Indices for cashmere fleece competition and across farm comparisons: The role of staple length in identifying goats of higher cashmere production

Butler,KL and McGregor,BA 2014, Indices for cashmere fleece competition and across farm comparisons: The role of staple length in identifying goats of higher cashmere production, Small Ruminant Research, vol. 121, no. 1, pp. 131-135, doi: 10.1016/j.smallrumres.2013.11.011.

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Title Indices for cashmere fleece competition and across farm comparisons: The role of staple length in identifying goats of higher cashmere production
Author(s) Butler,KL
McGregor,BAORCID iD for McGregor,BA orcid.org/0000-0002-4574-4236
Journal name Small Ruminant Research
Volume number 121
Issue number 1
Start page 131
End page 135
Total pages 5
Publisher Elsevier
Place of publication Amsterdam, The Netherlands
Publication date 2014
ISSN 0921-4488
Keyword(s) Farm benchmarking
Farmer skills
Fleece evaluation
Fleece weight
Science & Technology
Life Sciences & Biomedicine
Agriculture, Dairy & Animal Science
Agriculture
SUPERFINE MERINO WOOL
GENETIC-PARAMETERS
AUSTRALIAN GOATS
FIBER DIAMETER
ATTRIBUTES
SELECTION
INHERITANCE
TRAITS
SHEEP
Summary A single focus on mean fibre diameter (MFD, μm) as the definition of cashmere quality overlooks the effects of fibre length, softness and fibre curvature on cashmere processing, textile quality and consumer acceptance. Many farmers overlook the importance of cashmere staple length (SL, cm) in their fleece assessments. We aimed to determine the importance of SL in comparison with MFD when evaluating cashmere production and to identify how across farm comparisons of cashmere fleeces can be objectively undertaken. A sample of 1244 commercial cashmere fleeces from goats originating from many Australian farms was used. Least squares models, relating the logarithm of clean cashmere production (CCMwt, g) to MFD and SL, were fitted. Six years of data from the Australian cashmere industry between farm fleece competitions were analysed to determine the relation between CCMwt and MFD. In the research flocks, adjusting CCMwt of individual goats across farms for MFD only accounted for 2% of the variance, whereas SL accounted for 39% of the variance. The least squares additive model involving only SL was: log10(CCMwt)=1.570+0.06010×SL. Thus CCMwt was proportional to: 100.06010×SL=1.1484SL. It was appropriate to adjust CCMwt for SL by a factor 1/1.1484(SL-SL0) where SL0 is a standard SL of 7.5cm. The between farm index for cashmere weight equals: cleancashmerestaplelengthindex=2.823×CCMwt/1.1484SL. For industry fleece competitions, regression analysis indicated that there was no association between cashmere production and MFD (P=0.81), similar to the research data. Adjusting CCMwt for MFD in across farm comparison and fleece competitions appears to be ineffective. For farm comparisons and in fleece competitions it is important to assess cashmere SL. The use of the Clean Cashmere Staple Length Index will provide a more robust comparison of cashmere productivity between farms as it is an indirect indicator of desirable skin secondary follicle development. The results have application in development projects where obtaining a cashmere MFD test is costly or unavailable. © 2013 Elsevier B.V.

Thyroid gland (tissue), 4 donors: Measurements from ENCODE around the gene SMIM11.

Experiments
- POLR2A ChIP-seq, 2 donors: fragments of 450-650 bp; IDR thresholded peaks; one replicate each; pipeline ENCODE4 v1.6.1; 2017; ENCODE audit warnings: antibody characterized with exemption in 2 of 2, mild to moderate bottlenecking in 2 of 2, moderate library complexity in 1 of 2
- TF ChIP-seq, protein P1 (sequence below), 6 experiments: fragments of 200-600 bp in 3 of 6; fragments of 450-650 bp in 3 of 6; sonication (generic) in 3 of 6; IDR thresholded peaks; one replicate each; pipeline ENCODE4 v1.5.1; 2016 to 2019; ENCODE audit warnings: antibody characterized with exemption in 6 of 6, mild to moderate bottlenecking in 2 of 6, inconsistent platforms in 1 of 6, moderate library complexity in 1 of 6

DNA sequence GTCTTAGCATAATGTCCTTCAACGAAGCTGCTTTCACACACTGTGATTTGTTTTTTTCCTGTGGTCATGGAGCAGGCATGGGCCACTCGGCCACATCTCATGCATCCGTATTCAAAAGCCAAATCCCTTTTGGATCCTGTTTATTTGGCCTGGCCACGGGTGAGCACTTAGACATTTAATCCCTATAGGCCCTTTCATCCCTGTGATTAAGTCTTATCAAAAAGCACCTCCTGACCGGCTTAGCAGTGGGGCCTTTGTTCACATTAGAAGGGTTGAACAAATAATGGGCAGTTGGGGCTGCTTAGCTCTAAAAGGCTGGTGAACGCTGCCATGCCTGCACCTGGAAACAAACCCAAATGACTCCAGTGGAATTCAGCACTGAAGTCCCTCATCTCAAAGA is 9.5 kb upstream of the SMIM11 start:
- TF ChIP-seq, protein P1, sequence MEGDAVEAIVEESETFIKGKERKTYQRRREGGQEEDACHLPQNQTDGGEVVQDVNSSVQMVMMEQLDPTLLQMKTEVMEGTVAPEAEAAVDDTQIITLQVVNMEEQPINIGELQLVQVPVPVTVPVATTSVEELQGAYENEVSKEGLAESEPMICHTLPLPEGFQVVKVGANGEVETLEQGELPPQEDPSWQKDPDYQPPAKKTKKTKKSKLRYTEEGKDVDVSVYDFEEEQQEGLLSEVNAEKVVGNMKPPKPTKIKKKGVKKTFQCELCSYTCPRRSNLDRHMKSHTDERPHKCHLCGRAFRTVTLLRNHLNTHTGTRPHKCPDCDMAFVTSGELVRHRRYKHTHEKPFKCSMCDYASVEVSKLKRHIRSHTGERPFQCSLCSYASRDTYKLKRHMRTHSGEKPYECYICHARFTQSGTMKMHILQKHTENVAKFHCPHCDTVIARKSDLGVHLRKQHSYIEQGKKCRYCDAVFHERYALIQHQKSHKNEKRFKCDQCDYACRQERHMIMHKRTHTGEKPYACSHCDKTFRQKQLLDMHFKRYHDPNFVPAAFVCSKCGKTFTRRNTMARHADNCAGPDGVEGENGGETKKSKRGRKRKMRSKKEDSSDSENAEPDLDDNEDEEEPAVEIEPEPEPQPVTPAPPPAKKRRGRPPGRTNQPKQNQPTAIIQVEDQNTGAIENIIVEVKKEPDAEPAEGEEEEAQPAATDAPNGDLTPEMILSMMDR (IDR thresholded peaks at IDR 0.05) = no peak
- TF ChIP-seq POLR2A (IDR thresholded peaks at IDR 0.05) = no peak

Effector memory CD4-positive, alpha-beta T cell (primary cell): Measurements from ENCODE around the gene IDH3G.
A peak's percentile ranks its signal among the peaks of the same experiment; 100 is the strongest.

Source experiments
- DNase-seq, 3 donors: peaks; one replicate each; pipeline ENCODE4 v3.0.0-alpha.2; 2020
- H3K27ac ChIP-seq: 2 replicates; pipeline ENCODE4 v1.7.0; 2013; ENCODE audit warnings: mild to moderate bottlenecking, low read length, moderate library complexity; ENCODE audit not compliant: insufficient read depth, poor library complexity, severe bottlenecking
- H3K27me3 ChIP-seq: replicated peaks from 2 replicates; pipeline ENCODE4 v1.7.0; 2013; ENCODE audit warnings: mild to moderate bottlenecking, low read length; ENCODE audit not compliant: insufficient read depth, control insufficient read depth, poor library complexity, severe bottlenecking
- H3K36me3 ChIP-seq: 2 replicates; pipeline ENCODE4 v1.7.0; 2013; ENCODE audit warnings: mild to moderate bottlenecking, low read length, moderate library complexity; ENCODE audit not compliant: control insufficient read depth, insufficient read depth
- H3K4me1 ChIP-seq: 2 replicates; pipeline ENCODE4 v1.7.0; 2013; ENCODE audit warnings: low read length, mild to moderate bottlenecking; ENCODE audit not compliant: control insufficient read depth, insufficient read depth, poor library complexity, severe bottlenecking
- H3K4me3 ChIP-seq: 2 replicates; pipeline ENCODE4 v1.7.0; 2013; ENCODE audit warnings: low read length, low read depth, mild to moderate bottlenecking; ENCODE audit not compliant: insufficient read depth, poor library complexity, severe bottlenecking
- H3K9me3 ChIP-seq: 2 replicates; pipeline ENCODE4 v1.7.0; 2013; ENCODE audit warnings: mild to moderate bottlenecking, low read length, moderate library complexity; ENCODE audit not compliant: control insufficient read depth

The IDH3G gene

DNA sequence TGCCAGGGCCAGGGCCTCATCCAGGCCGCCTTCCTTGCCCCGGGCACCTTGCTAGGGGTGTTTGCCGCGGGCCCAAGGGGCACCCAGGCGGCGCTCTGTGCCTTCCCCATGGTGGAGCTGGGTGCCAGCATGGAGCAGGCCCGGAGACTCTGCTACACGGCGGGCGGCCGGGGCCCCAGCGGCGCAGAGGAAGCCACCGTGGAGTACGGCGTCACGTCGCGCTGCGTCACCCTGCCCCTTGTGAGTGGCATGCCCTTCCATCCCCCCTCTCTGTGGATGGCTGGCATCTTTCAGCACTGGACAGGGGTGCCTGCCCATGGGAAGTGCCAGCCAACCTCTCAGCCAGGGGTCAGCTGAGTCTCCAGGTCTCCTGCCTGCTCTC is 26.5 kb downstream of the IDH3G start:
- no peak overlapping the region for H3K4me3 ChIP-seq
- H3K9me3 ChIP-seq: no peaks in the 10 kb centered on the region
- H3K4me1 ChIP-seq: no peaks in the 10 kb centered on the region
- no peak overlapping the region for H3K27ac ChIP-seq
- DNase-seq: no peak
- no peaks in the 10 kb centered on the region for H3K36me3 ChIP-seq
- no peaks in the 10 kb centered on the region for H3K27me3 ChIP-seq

Language eng
DOI 10.1016/j.smallrumres.2013.11.011
Field of Research 070202 Animal Growth and Development
070201 Animal Breeding
070299 Animal Production not elsewhere classified
Socio Economic Objective 830304 Goats
HERDC Research category C1 Refereed article in a scholarly journal
ERA Research output type C Journal article
Copyright notice ©2014, Elsevier
Persistent URL http://hdl.handle.net/10536/DRO/DU:30069693

Document type: Journal Article
Collection: Institute for Frontier Materials
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